You start counting from JQuery, go to Backbone, Ubuntu, Google Chrome and finally come to Nodejs. From the language its written in, to the browsers it runs on, to the servers its hosted on and technologies which run the server logic. Every single building block of Framebench has inherited its origins from open source. So this post is dedicated to one such piece of open source software which has helped us tackle one of the most difficult problems we were facing: Handling PDFs in Framebench. This post is about pdf2htmlEX by Lu Wang (https://github.com/coolwanglu/
pdf2htmlEX is simply fantastic! It renders PDF files into HTML preserving the text, fonts and formats and making it light weight for both server and client. There is one part of the equation that slightly bothered us, Installing pdf2htmlEX. Though it was not a herculean task, we still felt the process was fairly undocumented and the community will definitely benefit from an installation article. So here it goes!
There is an Ubuntu PPA available, for the recent version of Ubuntu. You can install pdf2htmlEX using only 3 commands :
-sudo apt-add-repository ppa:coolwanglu/pdf2htmlex -sudo apt-get update -sudo apt-get install pdf2htmlex
If you have problems installing it this way, you can always build it on your system.
Building pdf2htmlEX on your system can be a bit tricky as it uses many dependencies. So here’s a quick guide to install and use pdf2htmlEX.
First you need to download the source:
-git clone --depth 1 git://github.com/coolwanglu/pdf2htmlEX.git
After the download, cd into the new created directory and build the software.
Before building the software, we need to install/build various dependencies.
One of the major ones is poppler.
Download the latest version of poppler from http://poppler.freedesktop.org/releases.html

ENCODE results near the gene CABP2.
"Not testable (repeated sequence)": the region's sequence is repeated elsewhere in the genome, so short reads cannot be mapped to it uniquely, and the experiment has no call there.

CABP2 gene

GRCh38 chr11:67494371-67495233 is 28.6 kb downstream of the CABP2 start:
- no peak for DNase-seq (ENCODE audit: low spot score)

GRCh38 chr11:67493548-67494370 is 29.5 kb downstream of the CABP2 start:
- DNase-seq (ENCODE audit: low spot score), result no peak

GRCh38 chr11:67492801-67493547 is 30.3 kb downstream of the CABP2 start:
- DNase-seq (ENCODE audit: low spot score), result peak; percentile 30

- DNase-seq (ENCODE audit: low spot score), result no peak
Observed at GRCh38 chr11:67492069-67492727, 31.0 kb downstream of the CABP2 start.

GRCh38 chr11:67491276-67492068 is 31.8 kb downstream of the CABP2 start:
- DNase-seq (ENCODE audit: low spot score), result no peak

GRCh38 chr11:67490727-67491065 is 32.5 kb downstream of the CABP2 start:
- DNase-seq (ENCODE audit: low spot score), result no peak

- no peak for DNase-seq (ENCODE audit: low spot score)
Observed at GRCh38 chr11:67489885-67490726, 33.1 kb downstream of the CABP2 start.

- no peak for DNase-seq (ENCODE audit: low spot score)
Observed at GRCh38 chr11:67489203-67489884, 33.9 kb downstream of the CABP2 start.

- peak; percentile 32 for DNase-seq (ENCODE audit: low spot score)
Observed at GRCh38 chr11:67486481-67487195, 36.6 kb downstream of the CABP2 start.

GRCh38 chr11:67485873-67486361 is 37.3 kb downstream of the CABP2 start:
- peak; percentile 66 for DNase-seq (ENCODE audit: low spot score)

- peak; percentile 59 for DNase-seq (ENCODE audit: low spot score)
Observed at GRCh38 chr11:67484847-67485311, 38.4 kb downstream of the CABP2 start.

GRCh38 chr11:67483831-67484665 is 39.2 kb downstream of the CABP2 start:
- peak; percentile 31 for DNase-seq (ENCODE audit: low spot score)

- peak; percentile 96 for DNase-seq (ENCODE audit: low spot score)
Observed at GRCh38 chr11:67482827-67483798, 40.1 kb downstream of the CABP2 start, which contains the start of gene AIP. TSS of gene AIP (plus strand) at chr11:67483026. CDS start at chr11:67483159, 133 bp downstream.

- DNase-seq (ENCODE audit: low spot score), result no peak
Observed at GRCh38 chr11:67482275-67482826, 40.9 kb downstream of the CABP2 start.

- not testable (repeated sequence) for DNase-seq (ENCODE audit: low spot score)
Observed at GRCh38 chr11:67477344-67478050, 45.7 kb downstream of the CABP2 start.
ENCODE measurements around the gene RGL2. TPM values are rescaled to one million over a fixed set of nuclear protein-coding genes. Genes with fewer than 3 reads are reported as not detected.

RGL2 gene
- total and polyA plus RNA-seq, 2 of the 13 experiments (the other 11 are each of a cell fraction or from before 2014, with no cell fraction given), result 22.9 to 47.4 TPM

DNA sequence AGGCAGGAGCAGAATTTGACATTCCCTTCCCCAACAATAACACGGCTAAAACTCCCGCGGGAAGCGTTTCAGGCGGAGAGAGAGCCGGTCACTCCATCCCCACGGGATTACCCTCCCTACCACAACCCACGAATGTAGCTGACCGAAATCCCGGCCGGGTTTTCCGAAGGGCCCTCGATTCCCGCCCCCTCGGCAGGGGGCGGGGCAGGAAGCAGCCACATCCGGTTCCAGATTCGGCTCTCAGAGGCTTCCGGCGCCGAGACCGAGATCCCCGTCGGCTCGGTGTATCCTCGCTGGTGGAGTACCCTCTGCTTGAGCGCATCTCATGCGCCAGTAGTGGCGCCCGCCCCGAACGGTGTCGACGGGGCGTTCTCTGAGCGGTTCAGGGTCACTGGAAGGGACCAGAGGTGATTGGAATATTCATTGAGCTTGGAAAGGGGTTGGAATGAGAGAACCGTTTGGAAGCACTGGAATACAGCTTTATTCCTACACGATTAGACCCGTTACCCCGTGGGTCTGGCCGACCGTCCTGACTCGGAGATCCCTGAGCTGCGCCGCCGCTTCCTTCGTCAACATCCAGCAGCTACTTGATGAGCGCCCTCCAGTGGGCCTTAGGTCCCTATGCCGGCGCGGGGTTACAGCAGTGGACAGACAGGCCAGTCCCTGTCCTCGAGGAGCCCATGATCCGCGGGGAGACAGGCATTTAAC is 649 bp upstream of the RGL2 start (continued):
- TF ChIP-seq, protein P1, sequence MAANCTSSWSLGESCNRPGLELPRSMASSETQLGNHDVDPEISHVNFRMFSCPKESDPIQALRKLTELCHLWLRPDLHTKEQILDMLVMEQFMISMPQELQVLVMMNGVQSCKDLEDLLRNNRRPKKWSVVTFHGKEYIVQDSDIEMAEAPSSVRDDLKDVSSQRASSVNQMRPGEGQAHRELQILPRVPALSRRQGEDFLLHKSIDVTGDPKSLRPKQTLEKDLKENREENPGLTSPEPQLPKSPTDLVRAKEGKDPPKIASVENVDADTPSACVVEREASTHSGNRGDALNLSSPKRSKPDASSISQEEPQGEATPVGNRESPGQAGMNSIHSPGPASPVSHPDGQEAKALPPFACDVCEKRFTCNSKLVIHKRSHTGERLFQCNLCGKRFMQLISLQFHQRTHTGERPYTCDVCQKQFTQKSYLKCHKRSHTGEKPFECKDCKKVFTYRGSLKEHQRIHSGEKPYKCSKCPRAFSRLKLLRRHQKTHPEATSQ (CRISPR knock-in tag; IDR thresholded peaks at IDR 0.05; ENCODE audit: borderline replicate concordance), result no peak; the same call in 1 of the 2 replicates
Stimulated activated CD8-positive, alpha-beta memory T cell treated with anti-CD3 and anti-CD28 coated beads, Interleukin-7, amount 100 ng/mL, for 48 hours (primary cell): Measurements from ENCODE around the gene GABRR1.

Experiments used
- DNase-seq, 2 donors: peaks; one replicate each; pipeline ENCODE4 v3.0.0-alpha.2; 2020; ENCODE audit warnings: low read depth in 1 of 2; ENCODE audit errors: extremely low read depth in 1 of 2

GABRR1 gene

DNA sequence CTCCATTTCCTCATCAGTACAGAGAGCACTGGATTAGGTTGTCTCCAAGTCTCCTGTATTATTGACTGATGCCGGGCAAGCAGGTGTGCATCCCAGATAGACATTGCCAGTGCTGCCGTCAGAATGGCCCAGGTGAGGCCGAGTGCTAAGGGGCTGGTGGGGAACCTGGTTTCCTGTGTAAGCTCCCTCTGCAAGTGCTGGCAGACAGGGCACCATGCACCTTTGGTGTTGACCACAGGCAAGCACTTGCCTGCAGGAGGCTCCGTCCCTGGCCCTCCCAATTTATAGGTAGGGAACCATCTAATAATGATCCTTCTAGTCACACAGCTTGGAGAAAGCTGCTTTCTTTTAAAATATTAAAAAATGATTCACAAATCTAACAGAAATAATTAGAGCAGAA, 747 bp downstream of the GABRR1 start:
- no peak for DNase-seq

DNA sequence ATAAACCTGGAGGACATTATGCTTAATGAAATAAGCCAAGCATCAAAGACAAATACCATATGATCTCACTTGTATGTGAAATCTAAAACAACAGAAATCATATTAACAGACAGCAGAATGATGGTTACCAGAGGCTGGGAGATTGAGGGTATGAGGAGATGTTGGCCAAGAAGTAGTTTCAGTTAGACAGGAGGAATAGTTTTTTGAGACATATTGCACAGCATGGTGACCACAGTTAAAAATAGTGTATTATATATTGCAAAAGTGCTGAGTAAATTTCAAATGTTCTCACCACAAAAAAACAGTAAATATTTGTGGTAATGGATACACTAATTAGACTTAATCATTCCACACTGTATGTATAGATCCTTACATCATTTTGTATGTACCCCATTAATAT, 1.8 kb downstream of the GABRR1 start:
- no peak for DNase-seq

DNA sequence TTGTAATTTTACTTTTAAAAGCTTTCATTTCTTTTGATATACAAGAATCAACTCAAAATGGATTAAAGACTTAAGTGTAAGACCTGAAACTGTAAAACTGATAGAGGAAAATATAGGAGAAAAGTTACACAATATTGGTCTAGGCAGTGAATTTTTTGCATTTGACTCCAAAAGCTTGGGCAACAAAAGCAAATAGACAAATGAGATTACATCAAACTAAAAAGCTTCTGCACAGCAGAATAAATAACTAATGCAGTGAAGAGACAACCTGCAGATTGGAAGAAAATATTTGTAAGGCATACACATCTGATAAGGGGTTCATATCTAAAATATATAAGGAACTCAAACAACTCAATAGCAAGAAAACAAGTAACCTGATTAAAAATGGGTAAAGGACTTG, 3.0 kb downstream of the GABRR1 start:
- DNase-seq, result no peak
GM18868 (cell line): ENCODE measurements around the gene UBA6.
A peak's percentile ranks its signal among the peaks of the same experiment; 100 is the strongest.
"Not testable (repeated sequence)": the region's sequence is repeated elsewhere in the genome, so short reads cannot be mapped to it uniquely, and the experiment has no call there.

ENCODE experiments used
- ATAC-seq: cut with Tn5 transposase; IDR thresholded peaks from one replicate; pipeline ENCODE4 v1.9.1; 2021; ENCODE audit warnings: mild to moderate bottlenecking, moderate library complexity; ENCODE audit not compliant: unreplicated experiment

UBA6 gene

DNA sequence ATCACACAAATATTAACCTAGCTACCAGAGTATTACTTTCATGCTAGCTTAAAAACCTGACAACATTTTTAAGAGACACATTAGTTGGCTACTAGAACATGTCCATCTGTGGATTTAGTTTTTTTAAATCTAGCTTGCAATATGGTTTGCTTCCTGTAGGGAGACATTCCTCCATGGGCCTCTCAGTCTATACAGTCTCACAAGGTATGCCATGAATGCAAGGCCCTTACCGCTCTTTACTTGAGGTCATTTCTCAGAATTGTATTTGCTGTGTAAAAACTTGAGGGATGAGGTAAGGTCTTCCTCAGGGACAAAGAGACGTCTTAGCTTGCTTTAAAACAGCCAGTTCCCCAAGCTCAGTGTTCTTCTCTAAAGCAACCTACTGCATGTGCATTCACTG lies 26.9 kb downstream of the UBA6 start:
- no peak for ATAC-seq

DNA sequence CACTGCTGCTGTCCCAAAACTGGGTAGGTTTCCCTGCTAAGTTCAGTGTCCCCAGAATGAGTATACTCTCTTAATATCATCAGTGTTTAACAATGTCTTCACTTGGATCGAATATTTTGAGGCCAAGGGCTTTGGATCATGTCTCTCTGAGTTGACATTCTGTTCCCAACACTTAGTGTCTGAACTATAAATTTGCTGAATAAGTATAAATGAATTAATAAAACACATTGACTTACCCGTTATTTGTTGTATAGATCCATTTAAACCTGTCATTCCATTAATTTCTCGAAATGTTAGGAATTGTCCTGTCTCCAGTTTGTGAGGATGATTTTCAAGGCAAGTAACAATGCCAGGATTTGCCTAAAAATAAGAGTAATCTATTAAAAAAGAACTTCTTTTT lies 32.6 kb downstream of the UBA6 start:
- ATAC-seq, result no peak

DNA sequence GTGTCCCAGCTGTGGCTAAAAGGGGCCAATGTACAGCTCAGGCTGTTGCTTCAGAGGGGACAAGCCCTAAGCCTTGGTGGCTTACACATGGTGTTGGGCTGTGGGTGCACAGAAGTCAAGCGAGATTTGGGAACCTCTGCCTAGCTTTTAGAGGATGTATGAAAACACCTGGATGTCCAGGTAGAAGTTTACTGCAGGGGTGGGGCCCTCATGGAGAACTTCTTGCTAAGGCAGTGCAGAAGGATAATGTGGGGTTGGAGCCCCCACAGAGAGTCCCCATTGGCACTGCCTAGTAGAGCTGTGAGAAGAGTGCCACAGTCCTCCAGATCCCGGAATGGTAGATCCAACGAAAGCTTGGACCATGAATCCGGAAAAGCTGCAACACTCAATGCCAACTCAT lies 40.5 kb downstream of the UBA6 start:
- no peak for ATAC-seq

Once its downloaded, we need to build the software.
Run the following commands from your terminal:
-sudo apt-get install libopenjpeg-dev -tar -xvf poppler-0.22.3.tar.gz -cd poppler-0.22.3/ -./configure --enable-xpdf-headers
-make -sudo make install
After libpoppler is installed properly, we need to install the latest version of libfontforge. This has some dependencies of its own, which can be downloaded by the following commands.
-mkdir fontforge -cd fontforge -sudo apt-get update; sudo apt-get install libpng12-dev zlibc zlib1g-dev libtiff-dev libungif4-dev libjpeg-dev libxml2-dev libuninameslist-dev xorg-dev subversion cvs gettext git libpango1.0-dev libcairo2-dev python-dev;
After this, we need to download and build libfontforge.
Make a separate src folder.
-mkdir src -cd src
Download the source code from https://github.com/fontforge/fontforge/downloads
-wget https://github.com/fontforge/fontforge/downloads/ fontforge_full-20120731-b.tar.bz2
Once downloaded, issue the following command:
the resulting tar file can be unzipped using the command :
-tar -xvf fontforge_full-20120731-b.tar
Then download freetype and spiro :
-git clone git://git.sv.gnu.org/freetype/freetype2.git -svn co http://libspiro.svn.sourceforge.net/svnroot/libspiro/
now build these together :
-./configure -make -sudo make install
All fontforge dependencies are installed
Come out of the libspiro folder using cd .. and then run the following commands :
-cd ./fontforge-20120731-b/ -./configure
-make -sudo make install
fontforge is built successfully!!
Now cd into the pdf2htmlEX directory
and run the following command :
-cmake .&& make && make install
All is set, you are good to go!
Now you are ready to use pdf2htmlEX as
-pdf2htmlEX –help -man pdf2htmlEX
Enjoy PDF to HTML conversion with this awesome tool!!